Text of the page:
Sunday, 4 October 2015

bamberger freiheit

It’s become a little tradition for us to visit the big gathering of antiques vendors spread throughout the Altstadt of Bamberg held annual on the Day of German Reunification (Tag der Deutsche Einheit). Though we sadly did not find any treasures to bring home this time, it’s always fun to look and find some of the same relics and artefacts from last year still up for offer and to explore a bit of the historic city.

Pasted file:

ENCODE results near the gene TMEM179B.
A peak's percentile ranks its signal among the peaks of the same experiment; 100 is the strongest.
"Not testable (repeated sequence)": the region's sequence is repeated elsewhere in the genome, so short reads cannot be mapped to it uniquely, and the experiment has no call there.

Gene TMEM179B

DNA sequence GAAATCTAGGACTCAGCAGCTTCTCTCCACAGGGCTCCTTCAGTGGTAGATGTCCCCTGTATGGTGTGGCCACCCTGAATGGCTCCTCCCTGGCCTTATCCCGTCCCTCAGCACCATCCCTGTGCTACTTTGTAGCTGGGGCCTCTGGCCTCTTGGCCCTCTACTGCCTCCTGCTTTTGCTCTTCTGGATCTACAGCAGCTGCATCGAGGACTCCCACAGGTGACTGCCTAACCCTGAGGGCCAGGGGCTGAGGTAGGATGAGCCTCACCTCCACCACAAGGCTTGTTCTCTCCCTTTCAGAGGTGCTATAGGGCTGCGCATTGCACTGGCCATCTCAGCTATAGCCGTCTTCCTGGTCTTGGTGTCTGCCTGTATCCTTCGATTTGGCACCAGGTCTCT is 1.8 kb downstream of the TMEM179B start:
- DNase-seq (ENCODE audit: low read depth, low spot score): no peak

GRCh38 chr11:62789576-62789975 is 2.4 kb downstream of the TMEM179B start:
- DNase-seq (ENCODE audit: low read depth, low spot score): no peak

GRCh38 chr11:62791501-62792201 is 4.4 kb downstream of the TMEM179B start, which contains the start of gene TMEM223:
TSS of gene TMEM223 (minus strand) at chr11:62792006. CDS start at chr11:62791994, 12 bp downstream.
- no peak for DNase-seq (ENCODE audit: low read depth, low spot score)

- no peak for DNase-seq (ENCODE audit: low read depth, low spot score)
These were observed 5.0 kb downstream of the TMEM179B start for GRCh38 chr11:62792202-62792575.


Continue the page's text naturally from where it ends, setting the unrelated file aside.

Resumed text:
Of the Old Rathaus—which today houses on of the largest porcelain collections in Europe, a fine place for window-shopping too, there’s a simplified legend that it was built on the artificial island that straddles the Regnitz, the tributary that divides the city in order to isolate a particularly tyrannical mayor. The citizens of Bamberg never had such an intolerable civil leader, but rather, like Nuremberg, aspired for Imperial Immediacy and (Reichstadt, only answerable to the emperor) but the episcopal and secular division of the city—the Lord Bishop’s borders were statutorily defined by the Regnitz—and civil authorities hoped that a little engineered encroachment might consolidate powers. Though the domains remained under separate governance, forcing the bishop and his retinue to pass through the civic hall did go far in keeping the Church in check.